|NUMBER 1304.—April 1, 1998||
Aesthetic Realism was founded by Eli Siegel in 1941
Dear Unknown Friends:
We begin to serialize Poetry and Practicality, a lecture Eli Siegel gave nearly 50 years ago. It is great in literary criticism, and in the understanding of that most treasured and worried about thing—your own self. We print too part of a paper by Aesthetic Realism associate Len Bernstein, from an Aesthetic Realism public seminar of this February: "Ego or Justice?—the Raging Fight in Every Man."
Aesthetic Realism shows that those two subjects, justice and the practicality of poetry, are the same subject! The practicality Mr. Siegel mainly speaks of in the present lecture is, he says, the customary notion of practicality as the utilitarian and unfanciful. But he is the critic who showed that every good poem, no matter how strange its subject, is practical in the most urgent sense.
The reason is in this principle stated by Mr. Siegel: "All beauty is a making one of opposites, and the making one of opposites is what we are going after in ourselves." All humanity's cruelty has come from people's seeing two opposites as apart: what's just to other things and what takes care of me. The way of mind which Mr. Siegel identified as the source of all the unkindness on this earth—Contempt—pits those crucial opposites against each other: contempt is the "disposition in every person to think he will be for himself by making less of the outside world." But poetry shows those opposites are one: that to be just to the outside world is the same as expressing oneself. There is nothing people more desperately need to know: because unless we see justice as self-importance, we will want to exploit another—including economically—and be superior, including as to race.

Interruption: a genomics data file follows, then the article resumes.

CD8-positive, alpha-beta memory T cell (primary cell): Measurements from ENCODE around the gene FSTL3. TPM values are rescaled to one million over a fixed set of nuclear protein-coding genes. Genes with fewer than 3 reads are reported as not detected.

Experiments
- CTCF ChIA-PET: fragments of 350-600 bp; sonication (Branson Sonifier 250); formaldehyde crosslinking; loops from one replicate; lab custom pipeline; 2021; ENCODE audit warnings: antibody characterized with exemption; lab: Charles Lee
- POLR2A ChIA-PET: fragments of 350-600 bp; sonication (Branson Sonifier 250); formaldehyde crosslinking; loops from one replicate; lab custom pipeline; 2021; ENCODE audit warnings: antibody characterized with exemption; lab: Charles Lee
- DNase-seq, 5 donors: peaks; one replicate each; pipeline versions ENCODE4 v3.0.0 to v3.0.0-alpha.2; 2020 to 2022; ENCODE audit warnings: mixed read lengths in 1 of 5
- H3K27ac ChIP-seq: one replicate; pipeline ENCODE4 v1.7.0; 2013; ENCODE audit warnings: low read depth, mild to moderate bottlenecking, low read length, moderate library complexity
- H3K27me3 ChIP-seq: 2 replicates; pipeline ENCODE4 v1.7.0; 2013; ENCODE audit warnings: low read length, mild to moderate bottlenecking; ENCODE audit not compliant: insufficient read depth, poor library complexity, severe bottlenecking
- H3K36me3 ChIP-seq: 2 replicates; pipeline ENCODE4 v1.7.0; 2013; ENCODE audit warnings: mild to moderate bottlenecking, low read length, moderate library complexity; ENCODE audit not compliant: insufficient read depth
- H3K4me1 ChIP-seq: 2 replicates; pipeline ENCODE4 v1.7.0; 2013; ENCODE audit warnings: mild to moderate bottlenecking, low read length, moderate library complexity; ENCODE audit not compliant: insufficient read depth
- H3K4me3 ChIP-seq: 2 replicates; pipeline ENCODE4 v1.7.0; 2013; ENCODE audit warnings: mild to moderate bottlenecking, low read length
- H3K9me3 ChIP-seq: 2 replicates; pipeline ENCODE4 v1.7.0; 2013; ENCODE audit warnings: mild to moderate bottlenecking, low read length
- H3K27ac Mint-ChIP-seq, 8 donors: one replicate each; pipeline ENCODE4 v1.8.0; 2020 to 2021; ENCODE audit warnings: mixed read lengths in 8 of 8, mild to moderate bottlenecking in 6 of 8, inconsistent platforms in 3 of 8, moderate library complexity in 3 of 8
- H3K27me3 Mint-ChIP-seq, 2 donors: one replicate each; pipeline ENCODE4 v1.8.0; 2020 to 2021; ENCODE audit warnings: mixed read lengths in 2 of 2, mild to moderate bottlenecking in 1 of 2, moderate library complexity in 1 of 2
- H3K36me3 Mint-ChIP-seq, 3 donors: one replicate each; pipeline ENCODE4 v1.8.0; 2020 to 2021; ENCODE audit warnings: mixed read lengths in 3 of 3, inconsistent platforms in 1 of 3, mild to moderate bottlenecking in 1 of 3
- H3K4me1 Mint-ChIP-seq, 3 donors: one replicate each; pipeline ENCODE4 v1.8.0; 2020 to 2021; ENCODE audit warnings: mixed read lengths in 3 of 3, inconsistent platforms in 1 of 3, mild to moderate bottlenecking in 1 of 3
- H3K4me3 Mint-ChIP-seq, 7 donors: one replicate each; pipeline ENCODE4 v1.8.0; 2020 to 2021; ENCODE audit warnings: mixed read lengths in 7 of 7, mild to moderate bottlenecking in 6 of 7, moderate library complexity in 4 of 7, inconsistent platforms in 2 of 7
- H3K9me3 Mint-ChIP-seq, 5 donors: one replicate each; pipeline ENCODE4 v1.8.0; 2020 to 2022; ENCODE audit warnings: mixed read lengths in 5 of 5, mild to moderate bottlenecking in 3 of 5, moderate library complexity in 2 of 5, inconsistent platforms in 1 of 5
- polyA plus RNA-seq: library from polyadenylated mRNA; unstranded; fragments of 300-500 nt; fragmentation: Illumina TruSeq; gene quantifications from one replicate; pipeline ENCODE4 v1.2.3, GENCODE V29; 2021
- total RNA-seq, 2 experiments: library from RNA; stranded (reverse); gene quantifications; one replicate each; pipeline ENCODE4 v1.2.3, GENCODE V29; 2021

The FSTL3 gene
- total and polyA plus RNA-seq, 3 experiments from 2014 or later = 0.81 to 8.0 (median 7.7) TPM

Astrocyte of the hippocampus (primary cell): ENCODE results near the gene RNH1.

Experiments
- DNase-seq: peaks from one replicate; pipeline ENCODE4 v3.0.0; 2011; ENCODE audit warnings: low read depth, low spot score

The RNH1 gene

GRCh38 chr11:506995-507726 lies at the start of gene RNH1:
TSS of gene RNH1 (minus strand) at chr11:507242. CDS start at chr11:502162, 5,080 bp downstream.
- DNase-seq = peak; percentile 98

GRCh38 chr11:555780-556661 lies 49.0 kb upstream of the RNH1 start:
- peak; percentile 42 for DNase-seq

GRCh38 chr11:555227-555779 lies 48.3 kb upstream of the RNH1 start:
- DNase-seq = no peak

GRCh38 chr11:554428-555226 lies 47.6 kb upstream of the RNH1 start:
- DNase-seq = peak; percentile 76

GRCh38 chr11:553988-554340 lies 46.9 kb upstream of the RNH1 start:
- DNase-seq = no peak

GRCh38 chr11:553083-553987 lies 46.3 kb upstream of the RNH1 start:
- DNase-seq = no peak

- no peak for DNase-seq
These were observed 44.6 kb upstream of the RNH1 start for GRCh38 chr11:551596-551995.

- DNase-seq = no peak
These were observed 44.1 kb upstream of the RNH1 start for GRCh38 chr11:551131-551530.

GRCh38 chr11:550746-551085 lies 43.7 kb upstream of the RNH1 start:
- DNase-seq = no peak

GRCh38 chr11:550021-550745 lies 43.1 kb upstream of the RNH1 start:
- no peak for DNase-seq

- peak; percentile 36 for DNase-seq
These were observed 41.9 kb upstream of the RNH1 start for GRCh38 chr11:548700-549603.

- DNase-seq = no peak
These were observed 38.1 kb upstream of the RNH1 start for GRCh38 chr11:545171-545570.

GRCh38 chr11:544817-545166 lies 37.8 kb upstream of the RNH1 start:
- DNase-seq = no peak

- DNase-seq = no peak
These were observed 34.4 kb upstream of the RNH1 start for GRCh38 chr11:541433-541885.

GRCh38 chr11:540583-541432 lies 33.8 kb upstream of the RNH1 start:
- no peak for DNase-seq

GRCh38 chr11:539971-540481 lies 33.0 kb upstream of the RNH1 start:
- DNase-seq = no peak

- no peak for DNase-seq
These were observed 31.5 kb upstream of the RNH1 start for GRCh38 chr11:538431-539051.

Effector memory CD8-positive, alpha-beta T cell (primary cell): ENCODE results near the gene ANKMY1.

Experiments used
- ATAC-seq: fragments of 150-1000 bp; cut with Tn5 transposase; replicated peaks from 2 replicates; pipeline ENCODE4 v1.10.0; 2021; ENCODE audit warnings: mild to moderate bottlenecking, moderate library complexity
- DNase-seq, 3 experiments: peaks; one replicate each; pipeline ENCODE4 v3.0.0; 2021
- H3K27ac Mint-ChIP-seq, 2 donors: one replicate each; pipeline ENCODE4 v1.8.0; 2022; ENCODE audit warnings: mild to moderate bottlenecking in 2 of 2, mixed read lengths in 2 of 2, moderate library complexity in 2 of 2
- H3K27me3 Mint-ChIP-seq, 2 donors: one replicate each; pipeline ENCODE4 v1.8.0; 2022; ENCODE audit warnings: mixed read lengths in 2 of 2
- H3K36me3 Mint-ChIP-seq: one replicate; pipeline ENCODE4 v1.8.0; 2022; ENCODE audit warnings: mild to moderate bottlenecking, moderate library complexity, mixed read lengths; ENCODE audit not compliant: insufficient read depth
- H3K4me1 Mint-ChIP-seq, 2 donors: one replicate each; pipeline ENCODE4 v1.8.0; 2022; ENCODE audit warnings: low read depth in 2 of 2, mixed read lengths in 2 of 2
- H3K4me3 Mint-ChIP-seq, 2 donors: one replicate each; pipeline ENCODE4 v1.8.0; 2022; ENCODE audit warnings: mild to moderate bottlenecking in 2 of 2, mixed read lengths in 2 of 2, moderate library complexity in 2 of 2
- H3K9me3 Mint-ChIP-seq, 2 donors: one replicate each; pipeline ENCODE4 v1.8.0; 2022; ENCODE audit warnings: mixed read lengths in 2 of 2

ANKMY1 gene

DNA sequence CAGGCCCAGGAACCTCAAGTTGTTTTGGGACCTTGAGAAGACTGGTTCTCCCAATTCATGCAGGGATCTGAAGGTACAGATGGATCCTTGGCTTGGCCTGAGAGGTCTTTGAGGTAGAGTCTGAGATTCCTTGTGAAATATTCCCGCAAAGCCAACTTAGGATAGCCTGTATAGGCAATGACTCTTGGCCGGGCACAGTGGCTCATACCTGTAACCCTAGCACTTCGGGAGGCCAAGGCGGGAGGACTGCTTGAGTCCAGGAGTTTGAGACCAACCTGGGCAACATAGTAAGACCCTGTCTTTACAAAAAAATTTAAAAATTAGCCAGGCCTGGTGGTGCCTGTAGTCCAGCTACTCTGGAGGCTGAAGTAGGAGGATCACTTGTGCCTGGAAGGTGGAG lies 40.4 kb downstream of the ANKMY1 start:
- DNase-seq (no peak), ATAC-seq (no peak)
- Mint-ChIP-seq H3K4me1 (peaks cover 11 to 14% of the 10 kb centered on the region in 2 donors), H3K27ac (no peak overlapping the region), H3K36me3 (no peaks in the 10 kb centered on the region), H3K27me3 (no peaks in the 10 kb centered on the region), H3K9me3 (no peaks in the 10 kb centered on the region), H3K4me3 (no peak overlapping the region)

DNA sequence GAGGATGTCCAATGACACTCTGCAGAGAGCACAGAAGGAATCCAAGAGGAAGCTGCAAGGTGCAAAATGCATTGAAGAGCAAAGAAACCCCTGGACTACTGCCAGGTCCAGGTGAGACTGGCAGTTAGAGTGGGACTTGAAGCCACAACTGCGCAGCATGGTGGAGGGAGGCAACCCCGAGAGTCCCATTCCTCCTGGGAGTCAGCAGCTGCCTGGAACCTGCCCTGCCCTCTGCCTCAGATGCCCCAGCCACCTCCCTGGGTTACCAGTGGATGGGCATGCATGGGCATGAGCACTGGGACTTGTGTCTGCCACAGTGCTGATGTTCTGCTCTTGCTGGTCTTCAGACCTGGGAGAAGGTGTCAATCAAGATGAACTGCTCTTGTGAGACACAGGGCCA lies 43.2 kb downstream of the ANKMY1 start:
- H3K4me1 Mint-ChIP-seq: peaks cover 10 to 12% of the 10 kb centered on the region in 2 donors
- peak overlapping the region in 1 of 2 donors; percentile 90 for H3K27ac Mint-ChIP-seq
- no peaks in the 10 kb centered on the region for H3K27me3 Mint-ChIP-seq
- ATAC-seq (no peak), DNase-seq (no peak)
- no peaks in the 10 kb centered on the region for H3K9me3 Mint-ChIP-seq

Mr. Siegel showed what some critics hoped could be true but no critic before him saw: beauty and practicality are the same thing!; beauty and justice are the same thing! I love Mr. Siegel for showing this—with immense richness and utter fidelity. The Aesthetic Realism way of seeing poetry is what I love most in the world.
Justice is a oneness of opposites: point, or particularity, and width. To be just to a person is to want to see who that person, in his terrific specificity, is: to want his feelings—so particular and keen to himself—to be real to us. But to be just to this person is also to see that he is ever so wide, infinitely related: so much history, before his birth and after, has gone to the making of that point which is himself; he has in his mind places, sounds, words, leaves, shapes, colors, hopes; he is not merely how he may annoy us, or praise us.